Over the years, I’ve met and interacted with hundreds of photographers. I’ve visited more studios and camera shops than I can count. Despite all mingling, I had never seen a real Leica Noctilux in person.
The Noctilux is like a white whale.
Yesterday that 53-year streak was broken when I met a local artist for coffee in Clayton, Missouri.
Leica is probably the most storied camera brand of all time. Just hearing the name is like a siren song that makes rational people do irrational things.
When I was toiling in my first job at age 22 as a staff photographer at Washington University back in 1986, I discovered that the studio’s equipment locker held a Leica R4 camera system.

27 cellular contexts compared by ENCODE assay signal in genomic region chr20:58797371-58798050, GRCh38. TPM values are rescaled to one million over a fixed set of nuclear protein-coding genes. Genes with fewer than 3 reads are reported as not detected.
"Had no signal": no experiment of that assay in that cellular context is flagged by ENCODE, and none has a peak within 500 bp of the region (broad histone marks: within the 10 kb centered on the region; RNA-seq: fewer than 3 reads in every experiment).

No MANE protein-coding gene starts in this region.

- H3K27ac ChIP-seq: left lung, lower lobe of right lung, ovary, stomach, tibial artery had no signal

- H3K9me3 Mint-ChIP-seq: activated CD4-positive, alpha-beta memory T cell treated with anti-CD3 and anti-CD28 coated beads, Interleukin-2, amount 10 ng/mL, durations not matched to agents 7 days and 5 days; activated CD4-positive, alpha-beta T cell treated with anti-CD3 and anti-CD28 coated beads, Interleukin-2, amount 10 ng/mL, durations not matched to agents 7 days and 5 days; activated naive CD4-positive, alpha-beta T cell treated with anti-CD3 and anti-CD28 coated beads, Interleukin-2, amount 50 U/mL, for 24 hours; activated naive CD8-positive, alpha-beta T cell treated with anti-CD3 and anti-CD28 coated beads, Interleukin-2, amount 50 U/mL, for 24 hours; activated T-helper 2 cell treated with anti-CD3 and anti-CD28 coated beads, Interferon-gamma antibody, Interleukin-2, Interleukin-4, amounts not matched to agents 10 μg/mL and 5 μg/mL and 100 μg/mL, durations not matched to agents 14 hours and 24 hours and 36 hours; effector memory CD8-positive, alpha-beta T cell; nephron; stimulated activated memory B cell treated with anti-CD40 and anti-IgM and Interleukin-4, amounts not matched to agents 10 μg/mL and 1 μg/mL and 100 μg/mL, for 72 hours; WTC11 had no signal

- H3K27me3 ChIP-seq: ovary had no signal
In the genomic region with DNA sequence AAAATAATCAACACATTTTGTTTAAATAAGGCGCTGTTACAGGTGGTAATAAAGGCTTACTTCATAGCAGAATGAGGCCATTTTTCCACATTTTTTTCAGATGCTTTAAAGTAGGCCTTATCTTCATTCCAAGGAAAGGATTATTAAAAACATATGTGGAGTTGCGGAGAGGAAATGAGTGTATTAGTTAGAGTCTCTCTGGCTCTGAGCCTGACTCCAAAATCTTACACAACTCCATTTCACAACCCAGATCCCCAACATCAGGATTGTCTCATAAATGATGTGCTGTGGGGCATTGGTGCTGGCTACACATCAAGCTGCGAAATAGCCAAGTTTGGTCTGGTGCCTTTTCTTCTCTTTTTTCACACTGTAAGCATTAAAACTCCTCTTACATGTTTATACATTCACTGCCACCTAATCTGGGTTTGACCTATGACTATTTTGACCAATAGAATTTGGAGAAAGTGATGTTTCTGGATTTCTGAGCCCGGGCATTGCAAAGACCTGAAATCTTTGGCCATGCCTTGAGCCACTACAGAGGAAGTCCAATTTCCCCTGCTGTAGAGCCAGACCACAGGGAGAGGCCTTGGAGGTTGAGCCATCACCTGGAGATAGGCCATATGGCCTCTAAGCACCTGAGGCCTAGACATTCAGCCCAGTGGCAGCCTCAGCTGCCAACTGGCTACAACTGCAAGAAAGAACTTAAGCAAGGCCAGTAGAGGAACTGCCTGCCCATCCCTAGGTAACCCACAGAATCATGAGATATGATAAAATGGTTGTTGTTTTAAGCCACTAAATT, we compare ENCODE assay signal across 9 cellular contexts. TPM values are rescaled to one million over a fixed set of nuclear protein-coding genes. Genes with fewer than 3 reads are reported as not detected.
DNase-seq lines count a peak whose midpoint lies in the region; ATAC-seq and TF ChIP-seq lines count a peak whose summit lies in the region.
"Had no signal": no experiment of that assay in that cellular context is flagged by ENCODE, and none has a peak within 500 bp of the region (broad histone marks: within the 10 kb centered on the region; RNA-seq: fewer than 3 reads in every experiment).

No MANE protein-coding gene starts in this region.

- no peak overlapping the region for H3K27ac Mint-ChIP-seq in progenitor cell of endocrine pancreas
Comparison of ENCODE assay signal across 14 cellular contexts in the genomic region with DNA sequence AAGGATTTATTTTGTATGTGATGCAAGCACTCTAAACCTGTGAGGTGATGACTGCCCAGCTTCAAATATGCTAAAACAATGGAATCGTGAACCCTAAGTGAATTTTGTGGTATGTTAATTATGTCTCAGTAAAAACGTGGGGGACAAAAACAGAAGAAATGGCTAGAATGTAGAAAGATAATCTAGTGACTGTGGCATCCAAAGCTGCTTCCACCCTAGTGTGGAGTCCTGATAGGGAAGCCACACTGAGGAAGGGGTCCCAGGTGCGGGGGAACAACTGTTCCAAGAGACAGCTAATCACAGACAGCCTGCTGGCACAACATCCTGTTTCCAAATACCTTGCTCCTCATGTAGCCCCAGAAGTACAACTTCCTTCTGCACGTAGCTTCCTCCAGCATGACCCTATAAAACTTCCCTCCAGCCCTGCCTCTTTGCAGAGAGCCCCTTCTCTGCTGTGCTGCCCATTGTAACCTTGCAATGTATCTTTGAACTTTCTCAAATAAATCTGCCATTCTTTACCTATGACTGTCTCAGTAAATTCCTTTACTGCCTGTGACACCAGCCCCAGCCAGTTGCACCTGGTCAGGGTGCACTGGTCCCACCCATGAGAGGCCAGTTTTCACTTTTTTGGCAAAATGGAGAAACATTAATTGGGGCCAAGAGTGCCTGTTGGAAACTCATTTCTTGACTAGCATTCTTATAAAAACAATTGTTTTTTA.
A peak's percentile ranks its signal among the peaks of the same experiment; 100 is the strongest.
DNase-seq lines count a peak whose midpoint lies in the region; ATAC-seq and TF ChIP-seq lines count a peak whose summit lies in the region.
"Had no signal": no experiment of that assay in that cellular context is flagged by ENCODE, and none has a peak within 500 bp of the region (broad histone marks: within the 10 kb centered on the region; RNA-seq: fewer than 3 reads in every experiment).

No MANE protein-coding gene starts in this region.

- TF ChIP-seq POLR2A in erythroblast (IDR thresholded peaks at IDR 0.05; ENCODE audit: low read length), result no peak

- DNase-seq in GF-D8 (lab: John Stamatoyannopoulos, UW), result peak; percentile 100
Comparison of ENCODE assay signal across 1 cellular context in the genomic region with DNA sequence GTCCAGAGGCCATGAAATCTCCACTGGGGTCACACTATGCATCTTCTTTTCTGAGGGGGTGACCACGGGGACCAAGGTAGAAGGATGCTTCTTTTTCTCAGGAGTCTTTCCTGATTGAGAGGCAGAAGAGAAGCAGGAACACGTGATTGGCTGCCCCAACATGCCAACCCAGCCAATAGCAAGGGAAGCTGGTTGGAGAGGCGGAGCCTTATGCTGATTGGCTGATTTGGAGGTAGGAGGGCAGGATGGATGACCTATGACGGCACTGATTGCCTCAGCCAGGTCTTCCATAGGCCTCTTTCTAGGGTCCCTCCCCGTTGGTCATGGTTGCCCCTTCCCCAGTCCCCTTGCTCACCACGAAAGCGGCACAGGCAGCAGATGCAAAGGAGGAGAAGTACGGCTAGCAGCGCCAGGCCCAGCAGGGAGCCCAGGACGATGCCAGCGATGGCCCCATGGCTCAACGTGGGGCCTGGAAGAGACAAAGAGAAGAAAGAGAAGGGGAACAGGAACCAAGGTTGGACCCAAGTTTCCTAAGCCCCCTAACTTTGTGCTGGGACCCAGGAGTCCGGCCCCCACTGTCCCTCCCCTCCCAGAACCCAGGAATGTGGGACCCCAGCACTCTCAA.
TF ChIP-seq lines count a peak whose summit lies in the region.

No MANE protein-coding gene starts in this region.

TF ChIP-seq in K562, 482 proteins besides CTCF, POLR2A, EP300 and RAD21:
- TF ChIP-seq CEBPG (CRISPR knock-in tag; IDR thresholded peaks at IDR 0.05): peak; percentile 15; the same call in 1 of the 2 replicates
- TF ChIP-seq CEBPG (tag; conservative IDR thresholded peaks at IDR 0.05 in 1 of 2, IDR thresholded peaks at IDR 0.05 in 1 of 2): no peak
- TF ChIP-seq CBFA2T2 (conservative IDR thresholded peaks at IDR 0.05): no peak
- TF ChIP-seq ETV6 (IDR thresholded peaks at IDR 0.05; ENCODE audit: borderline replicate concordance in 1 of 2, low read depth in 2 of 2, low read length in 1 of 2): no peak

That’s akin to opening up your grandfather’s barn and finding a Charger Daytona just sitting there, washed & waxed, with the keys in the ignition and a full tank of gas.
Being a full-fledged staffer I didn’t need to ask permission to use the camera but I did inquire with Herb, my boss, by asking some “technical questions” about the camera.
Herb was amused by my instant obsession with the camera and he tried to temper my enthusiasm by telling me two things to cool me off a bit.
1. The Leica was not a pro camera and that fact would reveal itself by the time I got through the third or fourth roll of film.
2. No girl would be impressed by that camera.
I believed none of what he said.
It turned out that Herb was right and two days later that Leica camera and lenses were back in the cabinet and the whole episode was mostly forgotten until yesterday.
About the author: I am Stephen Kennedy, an experienced photographer with more than 2300 completed sessions in all 50 US states.